- The Washington Times - Sunday, July 5, 2009

Bashing Alaska Gov. Sarah Palin is sport for many journalists, particularly those who are perhaps bored by the summer doldrums.

“She is by far the best-looking woman ever to rise to such heights in national politics, the first indisputably fertile female to dare to dance with the big dogs,” writes Todd Purdum in the August issue of Vanity Fair.

He coins the term “polar disorder,” concluding that Mrs. Palin is surrounded by “clouds of tabloid conflict and controversy” and “has disappointed many of those who once had the highest hopes for her.”

Yeah, yeah. Enough already. Mrs. Palin is not running for anything, she’s been off the campaign trail for eight months and has been home managing the affairs of the 49th state.

“Purdum pulls down the black ski mask and whips out the sawed-off shotgun for this utterly predictable hit piece on Sarah Palin,” says Tom Bevan of Real Clear Politics.

“To be clear, there are three certainties in life: death, taxes, and the elitist mainstream media’s contract-killer journalism against political figures with whom they disagree — which, more often than not means conservatives. Purdum’s piece is an absolute classic of the genre, complete with a slew of juicy, negative quotes from insiders and a smoothly crafted narrative that demeans and diminishes Palin’s accomplishments and portrays her as an ignorant white trash whack job,” he adds.

Mr. Bevan is perplexed why Mr. Purdum and his magazine continue to display an “insatiable desire to destroy Sarah Palin.” But things don’t always work out as planned, he cautions. All this bashing could backfire.

“There’s the very real possibility that this kind of piling on Palin by the elitist MSM will actually improve her image outside the New York-D.C. corridor and make people in flyover country like her more, not less,” Mr. Bevan observes.

Hmm. Yes, indeed. Perhaps Vanity Fair should rethink its strategy. Put Mrs. Palin on the cover. Hire Annie Liebovitz to shoot the portrait. And add a snappy headline, like “Sarah Palin: Survivor.”

The big O

And speaking of journalists behaving badly, even academics have had it with the press and the chaos of 24/7 news media. Mitchell Stephens, a professor of journalism and mass communications at New York University who is also a journalism fellow at Harvard, is one of the very weary.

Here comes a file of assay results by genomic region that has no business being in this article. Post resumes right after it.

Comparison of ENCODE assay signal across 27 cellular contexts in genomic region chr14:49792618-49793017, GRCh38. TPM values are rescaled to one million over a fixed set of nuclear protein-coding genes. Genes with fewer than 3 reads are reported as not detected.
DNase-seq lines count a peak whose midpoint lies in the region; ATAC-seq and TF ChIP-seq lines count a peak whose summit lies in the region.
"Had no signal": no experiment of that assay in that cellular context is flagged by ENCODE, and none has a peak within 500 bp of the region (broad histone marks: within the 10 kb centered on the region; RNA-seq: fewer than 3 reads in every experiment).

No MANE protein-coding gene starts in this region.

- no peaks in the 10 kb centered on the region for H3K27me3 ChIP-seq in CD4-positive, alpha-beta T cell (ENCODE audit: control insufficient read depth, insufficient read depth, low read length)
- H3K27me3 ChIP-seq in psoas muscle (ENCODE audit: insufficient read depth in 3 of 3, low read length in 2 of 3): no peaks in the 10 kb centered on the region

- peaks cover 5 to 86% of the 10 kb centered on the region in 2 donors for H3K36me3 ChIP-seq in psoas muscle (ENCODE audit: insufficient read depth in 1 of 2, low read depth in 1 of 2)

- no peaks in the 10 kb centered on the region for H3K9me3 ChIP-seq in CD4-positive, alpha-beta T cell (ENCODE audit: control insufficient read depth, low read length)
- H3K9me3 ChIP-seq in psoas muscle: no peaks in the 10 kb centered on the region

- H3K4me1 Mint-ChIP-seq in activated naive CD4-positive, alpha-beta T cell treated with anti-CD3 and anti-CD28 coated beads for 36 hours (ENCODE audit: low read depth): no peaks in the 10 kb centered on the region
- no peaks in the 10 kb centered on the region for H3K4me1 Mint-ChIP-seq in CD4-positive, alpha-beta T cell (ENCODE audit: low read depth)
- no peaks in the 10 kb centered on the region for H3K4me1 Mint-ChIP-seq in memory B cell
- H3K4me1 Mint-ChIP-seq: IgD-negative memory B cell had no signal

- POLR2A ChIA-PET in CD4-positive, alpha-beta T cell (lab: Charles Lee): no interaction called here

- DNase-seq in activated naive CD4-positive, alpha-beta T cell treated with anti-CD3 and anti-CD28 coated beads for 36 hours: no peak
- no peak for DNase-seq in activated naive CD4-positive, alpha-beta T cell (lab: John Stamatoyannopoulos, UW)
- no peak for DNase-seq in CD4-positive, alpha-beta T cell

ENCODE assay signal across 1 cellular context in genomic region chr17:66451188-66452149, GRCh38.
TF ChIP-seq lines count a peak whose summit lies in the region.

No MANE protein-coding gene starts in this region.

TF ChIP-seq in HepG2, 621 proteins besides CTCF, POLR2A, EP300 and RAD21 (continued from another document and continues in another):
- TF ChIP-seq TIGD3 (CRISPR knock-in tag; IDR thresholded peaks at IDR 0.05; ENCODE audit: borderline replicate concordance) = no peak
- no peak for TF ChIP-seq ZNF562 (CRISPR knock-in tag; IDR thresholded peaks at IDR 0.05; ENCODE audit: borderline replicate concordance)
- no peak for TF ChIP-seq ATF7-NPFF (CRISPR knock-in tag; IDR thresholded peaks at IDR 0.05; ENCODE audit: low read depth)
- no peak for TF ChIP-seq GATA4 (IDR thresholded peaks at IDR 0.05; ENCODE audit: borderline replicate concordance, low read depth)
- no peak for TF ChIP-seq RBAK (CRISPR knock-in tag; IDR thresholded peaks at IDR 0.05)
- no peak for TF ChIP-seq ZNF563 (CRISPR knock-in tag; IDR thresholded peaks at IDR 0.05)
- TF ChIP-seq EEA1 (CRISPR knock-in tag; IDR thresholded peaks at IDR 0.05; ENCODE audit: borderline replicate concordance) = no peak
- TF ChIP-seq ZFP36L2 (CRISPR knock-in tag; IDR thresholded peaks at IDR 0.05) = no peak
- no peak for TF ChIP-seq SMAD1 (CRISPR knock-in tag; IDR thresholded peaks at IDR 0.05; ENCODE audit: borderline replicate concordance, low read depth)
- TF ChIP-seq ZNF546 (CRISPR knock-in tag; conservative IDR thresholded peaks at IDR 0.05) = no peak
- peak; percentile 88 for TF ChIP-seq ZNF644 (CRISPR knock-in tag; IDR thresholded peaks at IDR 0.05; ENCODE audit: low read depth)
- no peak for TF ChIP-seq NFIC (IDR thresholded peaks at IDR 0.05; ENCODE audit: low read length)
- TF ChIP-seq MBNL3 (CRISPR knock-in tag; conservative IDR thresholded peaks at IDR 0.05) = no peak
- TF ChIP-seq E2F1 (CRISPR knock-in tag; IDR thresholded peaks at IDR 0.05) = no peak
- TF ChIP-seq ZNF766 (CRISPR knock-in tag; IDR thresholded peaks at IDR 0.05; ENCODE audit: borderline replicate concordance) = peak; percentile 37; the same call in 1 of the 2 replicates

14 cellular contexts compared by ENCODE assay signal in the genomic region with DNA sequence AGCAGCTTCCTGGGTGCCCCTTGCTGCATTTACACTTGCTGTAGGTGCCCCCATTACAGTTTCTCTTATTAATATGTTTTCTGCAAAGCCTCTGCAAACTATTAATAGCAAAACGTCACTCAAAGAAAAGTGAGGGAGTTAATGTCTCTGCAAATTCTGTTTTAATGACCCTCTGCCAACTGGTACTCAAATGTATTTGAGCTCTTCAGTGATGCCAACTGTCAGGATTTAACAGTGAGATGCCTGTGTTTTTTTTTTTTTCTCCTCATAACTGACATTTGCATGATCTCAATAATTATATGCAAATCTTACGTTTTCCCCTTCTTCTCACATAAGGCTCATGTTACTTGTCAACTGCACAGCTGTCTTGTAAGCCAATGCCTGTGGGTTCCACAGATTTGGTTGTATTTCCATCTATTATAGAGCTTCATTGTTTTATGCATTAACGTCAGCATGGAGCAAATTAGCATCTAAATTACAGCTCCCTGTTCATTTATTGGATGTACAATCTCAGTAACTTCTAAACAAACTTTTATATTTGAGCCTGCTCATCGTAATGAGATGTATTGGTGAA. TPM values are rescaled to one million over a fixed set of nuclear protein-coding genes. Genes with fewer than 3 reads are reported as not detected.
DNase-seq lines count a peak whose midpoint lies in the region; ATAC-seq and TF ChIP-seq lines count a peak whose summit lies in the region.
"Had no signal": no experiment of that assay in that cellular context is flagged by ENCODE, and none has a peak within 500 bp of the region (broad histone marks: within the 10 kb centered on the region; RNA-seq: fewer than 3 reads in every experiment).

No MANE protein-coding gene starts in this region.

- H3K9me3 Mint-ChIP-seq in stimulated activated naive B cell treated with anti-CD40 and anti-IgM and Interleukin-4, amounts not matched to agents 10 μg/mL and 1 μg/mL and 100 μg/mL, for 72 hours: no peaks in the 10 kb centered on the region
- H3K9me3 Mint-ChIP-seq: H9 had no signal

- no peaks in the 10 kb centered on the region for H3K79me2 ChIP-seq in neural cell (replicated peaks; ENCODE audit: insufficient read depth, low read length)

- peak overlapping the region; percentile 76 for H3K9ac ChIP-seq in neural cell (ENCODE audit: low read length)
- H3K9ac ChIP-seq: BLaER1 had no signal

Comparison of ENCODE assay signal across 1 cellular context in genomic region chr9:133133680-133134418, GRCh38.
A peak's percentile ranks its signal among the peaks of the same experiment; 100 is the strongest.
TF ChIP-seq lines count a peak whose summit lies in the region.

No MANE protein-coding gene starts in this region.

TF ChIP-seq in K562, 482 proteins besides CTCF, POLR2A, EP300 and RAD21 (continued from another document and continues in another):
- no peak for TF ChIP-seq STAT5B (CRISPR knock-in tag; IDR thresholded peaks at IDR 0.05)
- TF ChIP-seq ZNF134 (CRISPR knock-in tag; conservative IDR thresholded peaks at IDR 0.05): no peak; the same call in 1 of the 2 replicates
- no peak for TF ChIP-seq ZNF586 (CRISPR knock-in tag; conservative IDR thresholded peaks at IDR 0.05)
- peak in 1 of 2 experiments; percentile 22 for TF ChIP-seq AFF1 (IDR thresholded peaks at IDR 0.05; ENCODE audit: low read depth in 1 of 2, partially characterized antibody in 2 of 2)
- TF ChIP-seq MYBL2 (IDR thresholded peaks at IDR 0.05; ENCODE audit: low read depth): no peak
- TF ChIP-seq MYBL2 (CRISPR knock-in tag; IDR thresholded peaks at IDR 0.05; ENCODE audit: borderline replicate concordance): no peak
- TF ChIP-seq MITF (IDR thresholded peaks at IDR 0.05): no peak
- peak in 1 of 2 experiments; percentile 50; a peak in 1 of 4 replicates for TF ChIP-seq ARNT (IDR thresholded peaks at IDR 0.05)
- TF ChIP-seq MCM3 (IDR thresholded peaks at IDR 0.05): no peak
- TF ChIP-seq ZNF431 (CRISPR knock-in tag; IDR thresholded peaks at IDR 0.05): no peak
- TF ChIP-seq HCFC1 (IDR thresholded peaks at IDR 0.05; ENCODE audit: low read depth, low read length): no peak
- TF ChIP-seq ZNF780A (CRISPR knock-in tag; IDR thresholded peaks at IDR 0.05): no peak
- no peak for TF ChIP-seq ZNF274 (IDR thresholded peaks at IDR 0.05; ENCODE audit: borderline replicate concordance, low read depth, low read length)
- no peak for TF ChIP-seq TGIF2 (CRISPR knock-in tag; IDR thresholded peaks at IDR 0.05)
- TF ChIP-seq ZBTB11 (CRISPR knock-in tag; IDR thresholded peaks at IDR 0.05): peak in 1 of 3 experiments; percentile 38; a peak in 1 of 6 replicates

“This is a call for a major reworking of journalism — of its purposes and its structures. Quality journalism should be defined not by the ability to bear witness, to pursue facts, to array the five W’s, but by the ability to write stories that are interpretive, informed, intelligent, interesting and insightful. This list of goals should also include a word beginning with another letter: original,” Mr. Stephens says.

“Achieving the five ‘I’s and an ‘O’ will require more of journalists — more education in a subject, probably, more study, more thoughtfulness, fresher thinking. It will require the ambition not to recount, not only to uncover, but to explain, illuminate and enlighten.”

Days of yore

A dubious anniversary, perhaps. But maybe not. Besides, it’s a slow history day today.

On July 5, 1946, French designer Louis Reard unveiled a daring two-piece swimsuit in Paris, modeled by 19-year-old showgirl Micheline Bernardini.

Anticipating a press uproar, the media savvy Mr. Reard used a cloth printed like newspaper to craft the suit dubbed the “bikini” — a name inspired by a news-making moment that very week. The U.S. exploded a big fat nuke off the Bikini Atoll in the Pacific Ocean earlier that week.

And in unrelated news (certainly doesn’t seem like two decades have passed …):

On this day exactly 20 years ago, Former U.S. National Security Council aide Oliver North received a $150,000 fine and a suspended prison term for his part in the Iran-Contra affair. His conviction was later overturned.

Quotes of note

“Independence Day is the perfect time to recognize the contributions our industry makes to the national economy.” — Jeff Becker, president of the Beer Institute.

“Russians believe in eternal youth, teleportation and time machine.” — headline in Pravda.

“FLOTUS always politics more than POTUS.” — President Obama on Michelle Obama.

“No, you move too slow.” — Mrs. Obama’s reply to her husband.

A grill a minute

For those who pine to barbecue without fuss, this politically correct, 100 percent Recyclable Instant EZ Grill comes with foil pan, stand, grill grate, charcoal — composed of all “green” materials. You just light the thing with a match. And then — oh, joy — throw it away without guilt.

The EZ Grill comes in regular and party sizes for $5 and $10, respectively; it is available at Winn-Dixie stores and through www.ezgrill.com.

By the numbers

82 percent of Americans would remain in the U.S., given a choice of anywhere in the world.

11 percent would not stay here, 7 percent are unsure.

54 percent agree that the U.S. is “a nation with liberty and justice for all.”

40 percent disagree, 6 percent are not sure.

56 percent say life has changed in the U.S. since the 9/11 attacks “for the worse.”

24 percent say it has gotten better.

11 percent say it has not changed, 9 percent are not sure.

Source: A Rasmussen Report survey of 1,000 adults conducted June 26 and 27.

Contact Jennifer Harper at jharper@washingtontimes.com or 202/636-3085. Follow her at Twitter.com/harper bulletin.

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